It’s so big now I have to remind myself to exercise who I am.  For that reason, I went to a parade in NEW ORLEANS, in my wheelchair, with my damn MS. I managed to dismiss the awkward stares. I tolerated New Orleans’ bumpy roads. I had extra “protection” if need be. I was ready!

I admit.  There is something strange about me asking you to clear the path for my wheelchair. Especially amidst the passing parade! But we did! And they jumped to attention and moved. But I must give you your due respect. I understand many of you have literally camped out for those prime spots on Saint Charles Avenue. Honestly, I would be a bit grumpy too!

In order to position themselves in key spots to catch beads, they will be there hours before the parade.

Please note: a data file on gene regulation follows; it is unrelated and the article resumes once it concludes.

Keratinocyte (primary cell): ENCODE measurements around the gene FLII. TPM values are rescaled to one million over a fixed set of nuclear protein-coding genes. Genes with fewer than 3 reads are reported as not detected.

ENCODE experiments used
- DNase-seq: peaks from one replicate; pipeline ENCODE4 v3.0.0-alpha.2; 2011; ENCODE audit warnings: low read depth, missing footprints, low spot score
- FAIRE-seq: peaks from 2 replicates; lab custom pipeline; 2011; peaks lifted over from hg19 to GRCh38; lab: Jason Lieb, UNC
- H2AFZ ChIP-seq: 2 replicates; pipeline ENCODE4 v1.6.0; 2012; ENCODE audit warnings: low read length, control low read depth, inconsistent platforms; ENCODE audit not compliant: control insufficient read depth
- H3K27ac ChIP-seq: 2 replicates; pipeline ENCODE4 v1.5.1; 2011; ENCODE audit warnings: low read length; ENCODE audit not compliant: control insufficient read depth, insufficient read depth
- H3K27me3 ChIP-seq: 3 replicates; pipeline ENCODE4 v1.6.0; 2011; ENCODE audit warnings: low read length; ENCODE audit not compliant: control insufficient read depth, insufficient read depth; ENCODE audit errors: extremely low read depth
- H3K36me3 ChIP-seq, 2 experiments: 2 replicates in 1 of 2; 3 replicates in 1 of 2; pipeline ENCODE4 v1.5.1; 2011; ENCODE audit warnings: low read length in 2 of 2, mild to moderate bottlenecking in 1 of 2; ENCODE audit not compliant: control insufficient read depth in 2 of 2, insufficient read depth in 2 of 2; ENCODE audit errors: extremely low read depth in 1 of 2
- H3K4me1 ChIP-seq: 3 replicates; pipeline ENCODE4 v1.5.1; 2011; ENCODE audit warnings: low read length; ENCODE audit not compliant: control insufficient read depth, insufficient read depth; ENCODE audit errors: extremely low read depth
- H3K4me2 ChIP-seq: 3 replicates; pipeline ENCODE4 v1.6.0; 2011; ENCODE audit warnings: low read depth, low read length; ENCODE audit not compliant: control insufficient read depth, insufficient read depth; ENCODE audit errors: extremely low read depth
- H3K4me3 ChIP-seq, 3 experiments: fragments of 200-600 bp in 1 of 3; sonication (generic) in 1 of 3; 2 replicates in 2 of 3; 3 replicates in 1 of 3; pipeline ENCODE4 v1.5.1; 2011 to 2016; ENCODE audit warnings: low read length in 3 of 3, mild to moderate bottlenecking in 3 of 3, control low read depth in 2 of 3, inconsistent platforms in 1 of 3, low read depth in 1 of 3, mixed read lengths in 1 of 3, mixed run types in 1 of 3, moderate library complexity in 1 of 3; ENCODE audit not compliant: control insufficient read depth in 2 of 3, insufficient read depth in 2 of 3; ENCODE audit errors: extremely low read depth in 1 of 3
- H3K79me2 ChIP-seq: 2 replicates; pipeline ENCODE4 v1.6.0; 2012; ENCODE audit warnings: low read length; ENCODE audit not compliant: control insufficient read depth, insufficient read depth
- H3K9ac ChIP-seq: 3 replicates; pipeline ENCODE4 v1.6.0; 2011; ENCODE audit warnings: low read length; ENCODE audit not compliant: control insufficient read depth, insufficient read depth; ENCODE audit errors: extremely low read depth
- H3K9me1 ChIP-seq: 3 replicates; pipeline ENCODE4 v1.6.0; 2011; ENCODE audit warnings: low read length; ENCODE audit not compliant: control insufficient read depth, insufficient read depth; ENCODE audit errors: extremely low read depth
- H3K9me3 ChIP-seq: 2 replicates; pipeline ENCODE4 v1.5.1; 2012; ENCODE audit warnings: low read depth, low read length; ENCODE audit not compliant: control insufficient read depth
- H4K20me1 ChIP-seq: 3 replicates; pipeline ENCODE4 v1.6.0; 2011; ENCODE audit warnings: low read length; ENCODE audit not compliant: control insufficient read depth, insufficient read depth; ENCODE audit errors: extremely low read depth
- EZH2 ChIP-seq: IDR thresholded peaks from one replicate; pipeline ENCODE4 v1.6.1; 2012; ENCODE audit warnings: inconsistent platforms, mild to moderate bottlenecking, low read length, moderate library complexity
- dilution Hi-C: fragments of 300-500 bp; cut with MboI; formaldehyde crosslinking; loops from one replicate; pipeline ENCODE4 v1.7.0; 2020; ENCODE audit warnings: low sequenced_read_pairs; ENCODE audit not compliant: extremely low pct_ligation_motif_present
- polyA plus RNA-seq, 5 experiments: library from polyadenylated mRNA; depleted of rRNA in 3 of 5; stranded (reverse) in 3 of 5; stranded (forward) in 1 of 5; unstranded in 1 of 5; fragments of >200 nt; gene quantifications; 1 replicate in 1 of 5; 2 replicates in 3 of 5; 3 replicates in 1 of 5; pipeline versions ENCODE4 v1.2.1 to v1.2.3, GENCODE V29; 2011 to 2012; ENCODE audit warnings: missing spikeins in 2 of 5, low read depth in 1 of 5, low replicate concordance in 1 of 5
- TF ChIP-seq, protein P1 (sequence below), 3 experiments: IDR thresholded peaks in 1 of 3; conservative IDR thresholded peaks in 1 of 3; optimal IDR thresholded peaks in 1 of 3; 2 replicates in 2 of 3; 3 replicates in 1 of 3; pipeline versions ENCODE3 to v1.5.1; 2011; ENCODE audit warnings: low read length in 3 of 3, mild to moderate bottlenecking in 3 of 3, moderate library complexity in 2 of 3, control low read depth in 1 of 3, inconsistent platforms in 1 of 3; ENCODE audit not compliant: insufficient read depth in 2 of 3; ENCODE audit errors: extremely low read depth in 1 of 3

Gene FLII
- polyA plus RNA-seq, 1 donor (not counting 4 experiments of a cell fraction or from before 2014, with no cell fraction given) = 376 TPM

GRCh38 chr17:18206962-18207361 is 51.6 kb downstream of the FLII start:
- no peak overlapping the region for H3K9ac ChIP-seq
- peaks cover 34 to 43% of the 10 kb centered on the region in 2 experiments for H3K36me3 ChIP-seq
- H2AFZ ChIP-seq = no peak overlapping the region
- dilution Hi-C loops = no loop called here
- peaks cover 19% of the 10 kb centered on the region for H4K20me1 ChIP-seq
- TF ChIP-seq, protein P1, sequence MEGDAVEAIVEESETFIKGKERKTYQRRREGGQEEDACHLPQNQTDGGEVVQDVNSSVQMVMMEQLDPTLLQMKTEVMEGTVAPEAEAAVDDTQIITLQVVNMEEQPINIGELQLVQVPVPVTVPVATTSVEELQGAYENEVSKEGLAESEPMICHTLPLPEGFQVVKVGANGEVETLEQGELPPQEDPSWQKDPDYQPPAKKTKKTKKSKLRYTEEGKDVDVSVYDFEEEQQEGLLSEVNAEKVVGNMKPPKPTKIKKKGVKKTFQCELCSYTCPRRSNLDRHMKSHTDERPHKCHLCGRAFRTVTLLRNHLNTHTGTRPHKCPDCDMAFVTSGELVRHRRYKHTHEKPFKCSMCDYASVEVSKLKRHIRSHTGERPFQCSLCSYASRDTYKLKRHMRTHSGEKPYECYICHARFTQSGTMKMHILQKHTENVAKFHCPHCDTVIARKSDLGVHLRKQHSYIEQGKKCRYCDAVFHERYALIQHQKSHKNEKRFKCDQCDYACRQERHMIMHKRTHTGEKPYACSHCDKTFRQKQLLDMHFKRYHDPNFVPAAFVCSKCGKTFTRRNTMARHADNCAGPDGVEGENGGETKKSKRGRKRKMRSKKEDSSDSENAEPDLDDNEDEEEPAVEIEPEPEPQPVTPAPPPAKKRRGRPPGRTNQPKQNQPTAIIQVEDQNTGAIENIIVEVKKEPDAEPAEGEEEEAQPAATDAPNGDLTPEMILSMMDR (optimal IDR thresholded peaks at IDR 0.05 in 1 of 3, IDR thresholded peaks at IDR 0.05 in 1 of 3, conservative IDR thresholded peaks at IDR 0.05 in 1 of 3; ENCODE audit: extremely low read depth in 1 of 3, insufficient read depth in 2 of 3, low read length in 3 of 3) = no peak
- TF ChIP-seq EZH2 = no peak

I’m not the first seemingly young looking person to be in a wheelchair. Plus, It’s just MS. It’s just MS. At its, worst it’s often a HUGE hassle. My cross to bear. My slow motion stroke. My Inconvenient Truth.

Also, I recently started a new MS medication. It always brings on a medley of emotions. For one, another ounce of hope that maybe this one will be “the one.” Then, on the other hand, you don’t want to get too excited, because the let down is sometimes worst than the disease. In turn, I try to stay as objective as possible, but mix in a little Christian faith buffered with a tad of Buddhist acceptance of the present moment.

My cloud and I went to a birthday paint party. It’s literally a party where you and friends are instructed on how to paint a picture chosen by the birthday girl or boy.  The instructor said this was her first time holding a class so large AND for a 36 year old adult!  Apparently, my girlfriend knew this. It was her intent to have us painting, sipping wine and having a merry little affair!

And we did!

Slowly, I’m starting to see the line.